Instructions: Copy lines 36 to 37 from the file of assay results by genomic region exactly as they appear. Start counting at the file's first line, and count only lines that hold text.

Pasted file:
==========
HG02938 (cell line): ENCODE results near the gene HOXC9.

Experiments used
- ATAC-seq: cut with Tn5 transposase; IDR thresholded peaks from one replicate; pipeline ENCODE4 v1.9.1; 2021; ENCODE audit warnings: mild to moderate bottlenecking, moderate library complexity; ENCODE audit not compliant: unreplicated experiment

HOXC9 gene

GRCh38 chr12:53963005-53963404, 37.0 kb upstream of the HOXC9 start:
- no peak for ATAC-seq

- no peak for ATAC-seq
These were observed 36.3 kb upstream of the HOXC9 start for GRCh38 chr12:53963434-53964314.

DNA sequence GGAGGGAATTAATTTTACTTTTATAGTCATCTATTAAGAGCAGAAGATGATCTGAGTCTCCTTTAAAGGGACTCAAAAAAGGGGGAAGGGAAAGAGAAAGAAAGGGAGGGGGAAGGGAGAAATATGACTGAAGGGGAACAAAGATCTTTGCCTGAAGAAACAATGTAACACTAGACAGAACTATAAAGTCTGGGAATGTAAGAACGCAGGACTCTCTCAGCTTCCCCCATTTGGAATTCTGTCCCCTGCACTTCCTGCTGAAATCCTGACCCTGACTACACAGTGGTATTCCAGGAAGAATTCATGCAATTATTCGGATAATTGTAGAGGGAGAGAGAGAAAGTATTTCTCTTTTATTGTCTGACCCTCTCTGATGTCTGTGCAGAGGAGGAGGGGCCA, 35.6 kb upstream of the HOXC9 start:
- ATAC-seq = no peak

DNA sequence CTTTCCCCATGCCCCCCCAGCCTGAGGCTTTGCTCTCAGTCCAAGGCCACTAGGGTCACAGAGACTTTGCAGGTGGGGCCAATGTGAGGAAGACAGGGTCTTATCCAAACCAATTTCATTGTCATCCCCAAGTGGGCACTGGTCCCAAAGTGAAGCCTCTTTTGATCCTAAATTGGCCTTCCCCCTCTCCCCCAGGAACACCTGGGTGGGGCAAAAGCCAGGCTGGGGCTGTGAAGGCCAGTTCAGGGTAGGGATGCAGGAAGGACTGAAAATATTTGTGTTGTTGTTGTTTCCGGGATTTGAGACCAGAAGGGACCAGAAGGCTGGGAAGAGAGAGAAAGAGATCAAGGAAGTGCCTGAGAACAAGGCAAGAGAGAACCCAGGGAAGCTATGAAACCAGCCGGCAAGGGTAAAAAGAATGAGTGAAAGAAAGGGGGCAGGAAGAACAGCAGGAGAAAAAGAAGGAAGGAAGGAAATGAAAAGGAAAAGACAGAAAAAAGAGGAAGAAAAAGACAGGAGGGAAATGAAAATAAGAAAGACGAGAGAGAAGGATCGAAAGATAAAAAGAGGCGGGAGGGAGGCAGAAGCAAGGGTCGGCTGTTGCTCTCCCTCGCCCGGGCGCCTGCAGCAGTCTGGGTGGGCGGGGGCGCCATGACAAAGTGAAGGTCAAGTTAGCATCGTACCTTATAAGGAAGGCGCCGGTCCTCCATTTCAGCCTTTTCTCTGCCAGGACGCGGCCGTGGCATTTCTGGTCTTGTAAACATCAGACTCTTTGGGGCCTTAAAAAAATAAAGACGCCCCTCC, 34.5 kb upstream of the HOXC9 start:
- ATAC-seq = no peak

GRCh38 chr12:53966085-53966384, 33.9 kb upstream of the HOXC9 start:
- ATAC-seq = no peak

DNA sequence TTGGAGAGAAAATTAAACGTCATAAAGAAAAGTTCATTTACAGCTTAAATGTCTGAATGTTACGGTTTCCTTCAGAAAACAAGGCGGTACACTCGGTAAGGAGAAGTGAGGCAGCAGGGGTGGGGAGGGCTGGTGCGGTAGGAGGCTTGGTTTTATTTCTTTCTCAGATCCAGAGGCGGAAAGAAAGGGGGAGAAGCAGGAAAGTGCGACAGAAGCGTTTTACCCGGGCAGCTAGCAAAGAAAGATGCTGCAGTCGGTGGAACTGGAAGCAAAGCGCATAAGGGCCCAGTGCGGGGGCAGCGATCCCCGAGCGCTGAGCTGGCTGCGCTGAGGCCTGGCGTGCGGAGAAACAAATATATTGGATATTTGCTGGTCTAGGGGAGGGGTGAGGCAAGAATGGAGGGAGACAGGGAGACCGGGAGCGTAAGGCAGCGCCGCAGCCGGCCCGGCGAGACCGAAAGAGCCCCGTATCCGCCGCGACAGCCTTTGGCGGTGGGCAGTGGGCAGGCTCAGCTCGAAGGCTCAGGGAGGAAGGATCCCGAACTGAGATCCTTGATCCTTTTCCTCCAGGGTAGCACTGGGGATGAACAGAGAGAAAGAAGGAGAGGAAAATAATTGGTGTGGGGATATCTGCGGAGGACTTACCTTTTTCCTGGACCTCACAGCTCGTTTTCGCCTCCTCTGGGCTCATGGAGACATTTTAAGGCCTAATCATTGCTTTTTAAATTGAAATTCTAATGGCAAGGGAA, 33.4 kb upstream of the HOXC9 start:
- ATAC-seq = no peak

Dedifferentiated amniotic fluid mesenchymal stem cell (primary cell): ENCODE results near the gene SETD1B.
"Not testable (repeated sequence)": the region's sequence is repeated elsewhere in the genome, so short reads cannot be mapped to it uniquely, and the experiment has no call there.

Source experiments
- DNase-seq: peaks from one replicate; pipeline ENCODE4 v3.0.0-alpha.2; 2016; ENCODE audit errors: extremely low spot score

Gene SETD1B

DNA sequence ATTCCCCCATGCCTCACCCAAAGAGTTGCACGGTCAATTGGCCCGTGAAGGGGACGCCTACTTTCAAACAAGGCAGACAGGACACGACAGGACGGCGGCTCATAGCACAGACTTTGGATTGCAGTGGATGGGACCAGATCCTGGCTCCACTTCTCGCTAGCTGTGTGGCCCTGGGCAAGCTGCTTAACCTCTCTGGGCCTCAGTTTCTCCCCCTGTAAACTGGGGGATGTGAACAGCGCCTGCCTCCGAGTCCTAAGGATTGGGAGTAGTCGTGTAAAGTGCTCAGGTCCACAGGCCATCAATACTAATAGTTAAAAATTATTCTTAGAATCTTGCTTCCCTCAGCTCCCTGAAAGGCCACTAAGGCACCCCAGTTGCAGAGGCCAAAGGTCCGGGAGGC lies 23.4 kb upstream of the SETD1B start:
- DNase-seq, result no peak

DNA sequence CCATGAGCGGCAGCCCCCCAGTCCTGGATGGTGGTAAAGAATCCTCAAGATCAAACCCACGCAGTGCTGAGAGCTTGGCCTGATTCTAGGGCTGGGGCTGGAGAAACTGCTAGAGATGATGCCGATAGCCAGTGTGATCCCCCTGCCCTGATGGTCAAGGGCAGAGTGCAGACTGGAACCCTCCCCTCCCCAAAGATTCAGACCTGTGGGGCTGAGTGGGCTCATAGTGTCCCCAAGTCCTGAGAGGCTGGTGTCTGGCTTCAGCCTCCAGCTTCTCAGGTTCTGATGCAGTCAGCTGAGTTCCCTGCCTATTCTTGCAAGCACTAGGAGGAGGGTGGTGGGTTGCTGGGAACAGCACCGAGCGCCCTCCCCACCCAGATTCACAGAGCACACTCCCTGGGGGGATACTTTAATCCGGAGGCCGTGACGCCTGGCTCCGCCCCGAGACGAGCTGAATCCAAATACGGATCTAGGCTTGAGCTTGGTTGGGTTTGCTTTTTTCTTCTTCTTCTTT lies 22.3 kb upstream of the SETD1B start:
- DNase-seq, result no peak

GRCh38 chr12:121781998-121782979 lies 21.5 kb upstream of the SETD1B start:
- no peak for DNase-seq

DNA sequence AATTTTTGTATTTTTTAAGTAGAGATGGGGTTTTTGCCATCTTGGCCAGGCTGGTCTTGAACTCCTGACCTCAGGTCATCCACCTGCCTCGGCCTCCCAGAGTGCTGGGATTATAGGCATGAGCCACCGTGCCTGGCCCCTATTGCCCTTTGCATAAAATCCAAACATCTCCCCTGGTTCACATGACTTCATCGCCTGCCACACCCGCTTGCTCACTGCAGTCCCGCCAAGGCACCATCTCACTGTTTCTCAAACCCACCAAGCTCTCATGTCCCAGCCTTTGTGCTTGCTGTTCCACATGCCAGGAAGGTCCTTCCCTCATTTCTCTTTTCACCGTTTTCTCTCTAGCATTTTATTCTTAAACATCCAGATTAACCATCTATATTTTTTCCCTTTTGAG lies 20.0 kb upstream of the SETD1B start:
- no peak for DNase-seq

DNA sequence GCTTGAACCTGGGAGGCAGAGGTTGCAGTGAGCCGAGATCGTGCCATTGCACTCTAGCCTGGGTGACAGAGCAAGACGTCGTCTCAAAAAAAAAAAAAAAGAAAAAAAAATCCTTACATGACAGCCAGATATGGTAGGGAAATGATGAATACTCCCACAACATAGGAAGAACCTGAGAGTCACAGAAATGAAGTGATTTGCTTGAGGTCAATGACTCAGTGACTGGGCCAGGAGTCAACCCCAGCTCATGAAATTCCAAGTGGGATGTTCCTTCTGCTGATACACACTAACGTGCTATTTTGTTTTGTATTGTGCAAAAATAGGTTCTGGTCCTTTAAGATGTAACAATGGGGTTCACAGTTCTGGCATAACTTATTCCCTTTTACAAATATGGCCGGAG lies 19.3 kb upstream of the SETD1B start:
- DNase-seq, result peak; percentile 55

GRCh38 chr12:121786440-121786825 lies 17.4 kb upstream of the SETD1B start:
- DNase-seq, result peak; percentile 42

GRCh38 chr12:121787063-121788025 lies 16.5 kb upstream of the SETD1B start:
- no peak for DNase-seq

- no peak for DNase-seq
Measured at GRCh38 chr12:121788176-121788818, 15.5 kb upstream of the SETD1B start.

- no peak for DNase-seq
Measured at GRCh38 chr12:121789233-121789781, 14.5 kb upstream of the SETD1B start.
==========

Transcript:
- no peak for DNase-seq
Measured at GRCh38 chr12:121788176-121788818, 15.5 kb upstream of the SETD1B start.